HC Deb 18 February 1985 vol 73 cc719-20
7. Mr. Loyden

asked the Secretary of State for Energy what was the amount of coal imported into the United Kingdom during January.

The Parliamentary Under-Secretary of State for Energy (Mr. David Hunt)

The information is not yet available.

Mr. Loyden

Does the Minister agree that it is patently clear from the answers given this afternoon that the Government are prepared to absorb the high cost of imported coal and all other elements that contribute towards the cost of the dispute because, as the Institute of Directors said at the weekend—it has been far more forthcoming than the Government — before the Government can carry out their economic and other policies, it is necessary to crush the trade union movement?

Mr. Hunt

When the Government came to office the United Kingdom was a net importer of 2 million tonnes of coal a year. By 1983 the position had been reversed, and the nation had become a net exporter of 2 million tonnes. Sadly, that position has now been reversed because of the dispute, and again the country is a net importer. That is yet another example of the enormous damage that the dispute has done.

Mr. Hannam

Will my hon. Friend confirm that the Central Electicity Generating Board has not imported any coal during the dispute? Is that not a further tribute to the flexibility that is built into our electricity generating system?

Mr. Hunt

My hon. Friend is absolutely right. The CEGB has not imported any foreign coal since the strike began, because it has not needed to do so. The best way for our great coal industry to proceed and to preserve markets is to return to full production at competitive prices.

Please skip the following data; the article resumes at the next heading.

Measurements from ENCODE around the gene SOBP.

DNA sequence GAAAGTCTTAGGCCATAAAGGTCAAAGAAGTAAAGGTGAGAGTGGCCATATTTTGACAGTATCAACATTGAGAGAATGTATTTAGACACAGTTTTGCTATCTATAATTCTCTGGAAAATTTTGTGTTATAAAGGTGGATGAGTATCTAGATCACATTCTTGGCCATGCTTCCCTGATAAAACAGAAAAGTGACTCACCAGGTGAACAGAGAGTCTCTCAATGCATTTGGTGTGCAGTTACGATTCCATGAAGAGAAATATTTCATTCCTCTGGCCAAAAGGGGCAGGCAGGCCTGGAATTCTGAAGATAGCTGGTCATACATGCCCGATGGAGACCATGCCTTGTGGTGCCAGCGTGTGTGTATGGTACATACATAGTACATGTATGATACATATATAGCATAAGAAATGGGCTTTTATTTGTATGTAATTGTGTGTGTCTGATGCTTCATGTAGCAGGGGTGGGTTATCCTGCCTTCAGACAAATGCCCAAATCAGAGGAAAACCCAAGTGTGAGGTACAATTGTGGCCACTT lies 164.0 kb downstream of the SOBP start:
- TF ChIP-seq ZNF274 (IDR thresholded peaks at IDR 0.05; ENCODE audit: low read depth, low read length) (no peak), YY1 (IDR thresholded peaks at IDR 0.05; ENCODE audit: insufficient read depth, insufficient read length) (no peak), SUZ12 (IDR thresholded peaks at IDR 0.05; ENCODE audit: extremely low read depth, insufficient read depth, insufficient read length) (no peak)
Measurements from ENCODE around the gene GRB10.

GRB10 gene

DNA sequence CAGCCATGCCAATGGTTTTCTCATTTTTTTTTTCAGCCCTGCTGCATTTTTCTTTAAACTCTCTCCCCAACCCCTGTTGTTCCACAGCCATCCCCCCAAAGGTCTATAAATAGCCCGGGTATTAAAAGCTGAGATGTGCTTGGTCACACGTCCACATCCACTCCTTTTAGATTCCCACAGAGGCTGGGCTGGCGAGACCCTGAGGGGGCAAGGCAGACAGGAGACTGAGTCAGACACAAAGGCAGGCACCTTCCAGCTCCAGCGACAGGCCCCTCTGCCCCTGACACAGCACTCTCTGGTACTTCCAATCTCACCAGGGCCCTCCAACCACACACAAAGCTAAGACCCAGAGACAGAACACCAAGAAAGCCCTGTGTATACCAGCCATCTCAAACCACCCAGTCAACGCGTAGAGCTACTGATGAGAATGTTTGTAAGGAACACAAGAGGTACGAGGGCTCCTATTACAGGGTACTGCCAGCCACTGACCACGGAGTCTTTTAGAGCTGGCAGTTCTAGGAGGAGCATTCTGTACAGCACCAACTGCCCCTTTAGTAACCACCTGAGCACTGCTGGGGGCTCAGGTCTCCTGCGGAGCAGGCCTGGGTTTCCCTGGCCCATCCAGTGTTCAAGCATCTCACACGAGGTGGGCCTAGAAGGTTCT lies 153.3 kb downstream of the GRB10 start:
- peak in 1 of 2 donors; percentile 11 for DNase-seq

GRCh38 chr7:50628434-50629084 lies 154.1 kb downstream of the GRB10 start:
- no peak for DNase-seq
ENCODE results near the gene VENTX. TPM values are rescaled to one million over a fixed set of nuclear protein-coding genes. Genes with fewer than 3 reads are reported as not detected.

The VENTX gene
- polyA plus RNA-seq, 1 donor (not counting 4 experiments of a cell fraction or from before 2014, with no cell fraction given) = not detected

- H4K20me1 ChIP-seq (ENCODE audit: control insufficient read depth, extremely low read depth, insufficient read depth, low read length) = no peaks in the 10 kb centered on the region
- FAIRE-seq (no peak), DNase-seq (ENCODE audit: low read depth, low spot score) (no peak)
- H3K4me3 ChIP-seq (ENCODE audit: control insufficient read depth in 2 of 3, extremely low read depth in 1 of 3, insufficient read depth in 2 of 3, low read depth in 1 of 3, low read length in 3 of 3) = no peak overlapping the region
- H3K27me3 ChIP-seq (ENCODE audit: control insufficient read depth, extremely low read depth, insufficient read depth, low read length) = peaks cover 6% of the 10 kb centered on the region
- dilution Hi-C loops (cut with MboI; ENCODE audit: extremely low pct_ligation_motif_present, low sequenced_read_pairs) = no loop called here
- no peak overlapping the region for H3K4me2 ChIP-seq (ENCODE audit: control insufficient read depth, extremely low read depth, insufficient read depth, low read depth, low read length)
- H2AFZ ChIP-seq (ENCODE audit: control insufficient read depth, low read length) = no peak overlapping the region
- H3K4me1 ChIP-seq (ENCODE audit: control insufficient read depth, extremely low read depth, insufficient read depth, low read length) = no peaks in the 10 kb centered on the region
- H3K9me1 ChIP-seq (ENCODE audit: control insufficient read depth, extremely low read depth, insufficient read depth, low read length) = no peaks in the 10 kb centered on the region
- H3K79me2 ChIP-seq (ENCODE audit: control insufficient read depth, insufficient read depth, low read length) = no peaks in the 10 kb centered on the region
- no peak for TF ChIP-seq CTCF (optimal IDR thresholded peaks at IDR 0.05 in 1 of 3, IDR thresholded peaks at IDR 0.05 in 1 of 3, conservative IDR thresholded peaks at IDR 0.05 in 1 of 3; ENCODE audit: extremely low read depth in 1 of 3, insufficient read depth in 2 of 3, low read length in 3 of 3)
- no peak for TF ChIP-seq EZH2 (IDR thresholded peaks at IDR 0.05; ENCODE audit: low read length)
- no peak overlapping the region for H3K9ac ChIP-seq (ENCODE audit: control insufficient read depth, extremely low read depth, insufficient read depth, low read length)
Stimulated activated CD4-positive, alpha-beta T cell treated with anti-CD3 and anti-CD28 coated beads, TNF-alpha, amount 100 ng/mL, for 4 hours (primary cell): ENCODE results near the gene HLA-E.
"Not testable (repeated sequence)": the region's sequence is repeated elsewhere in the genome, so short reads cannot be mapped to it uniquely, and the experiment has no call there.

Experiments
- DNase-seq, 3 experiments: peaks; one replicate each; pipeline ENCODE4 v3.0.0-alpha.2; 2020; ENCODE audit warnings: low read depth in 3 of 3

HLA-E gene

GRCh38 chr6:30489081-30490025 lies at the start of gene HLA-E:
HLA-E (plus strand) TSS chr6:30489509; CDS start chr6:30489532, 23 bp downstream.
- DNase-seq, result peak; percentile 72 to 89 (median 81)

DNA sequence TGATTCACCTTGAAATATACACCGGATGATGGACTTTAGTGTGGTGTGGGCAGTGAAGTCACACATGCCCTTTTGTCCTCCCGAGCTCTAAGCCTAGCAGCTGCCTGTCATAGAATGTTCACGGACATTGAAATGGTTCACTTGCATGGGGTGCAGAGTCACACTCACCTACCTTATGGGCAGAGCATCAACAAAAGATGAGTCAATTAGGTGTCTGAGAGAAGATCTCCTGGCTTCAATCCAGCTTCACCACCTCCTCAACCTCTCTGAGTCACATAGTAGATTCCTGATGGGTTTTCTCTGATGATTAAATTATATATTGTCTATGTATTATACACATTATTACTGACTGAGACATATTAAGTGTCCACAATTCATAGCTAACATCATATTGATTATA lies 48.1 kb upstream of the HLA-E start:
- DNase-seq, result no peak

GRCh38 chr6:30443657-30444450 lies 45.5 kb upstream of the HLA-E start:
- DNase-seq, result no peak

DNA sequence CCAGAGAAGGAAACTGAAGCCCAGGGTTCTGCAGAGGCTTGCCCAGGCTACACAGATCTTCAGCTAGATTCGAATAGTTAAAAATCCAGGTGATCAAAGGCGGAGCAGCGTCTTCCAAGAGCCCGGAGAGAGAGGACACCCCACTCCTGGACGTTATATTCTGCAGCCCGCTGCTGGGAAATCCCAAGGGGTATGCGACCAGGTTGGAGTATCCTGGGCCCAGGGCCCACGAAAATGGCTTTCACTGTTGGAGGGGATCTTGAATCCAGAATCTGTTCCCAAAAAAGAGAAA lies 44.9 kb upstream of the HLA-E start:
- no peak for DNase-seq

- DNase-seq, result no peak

Mr. Ashdown

Is the Minister aware that much of the imported coal that is being sold for heating domestic appliances will not burn in them and that that therefore adds considerably to the problems of old-age pensioners, especially those in my area? Will he undertake to look at the calorific value of that coal to ensure that it does the job that it is supposed to do?

Mr. Hunt

Yes, deliberate disruption of supply has caused and inevitably leads to hardship for many customers. I pay tribute to the coal distributive trades for having done their best to care for those who need looking after in our society. That is yet another example of the damage caused by the dispute.

Mr. Woodall

Will the Minister confirm the statement that he gave in reply to my hon. Friend the Member for Liverpool, Garston (Mr. Loyden)? Is he aware of the grave concern that is being expressed by many domestic consumers about the quality of the coal that is now being delivered to them by distributors? Is he further aware that that coal is nothing but muck, that it spits, causes a great deal of hardship and anxiety, and is not worth the money that is being paid for it, which is almost twice as much as the price for domestically produced coal?

Mr. Hunt

For many consumers it is better to have this dirty coal than to have no coal. This country produces very good quality coal, and it is about time that we returned to full production.

Mr. Marlow

Is any restriction imposed on either the private or public sectors with regard to the importation of coal?

Mr. Hunt

I shall look into that question as soon as possible.

Mr. Rowlands

Has the Minister read reports of the evidence that the CEGB has most recently produced for the Sizewell inquiry about forecasts for future international coal prices, which show that they might virtually double within the next five years? If so, does it not cast doubt on the so-called criteria for uneconomic pits and revalue our coal reserves? Does it not also suggest that we should treat premature pit closures with caution?

Mr. Hunt

I reiterate the words of the chairman of the NCB to the annual conference of BACM, when even at that stage he stressed that there is tremendous potential for increasing the future markets available to the coal industry. Those great markets for exports exist, but we can hardly take advantage of them when we are not producing coal.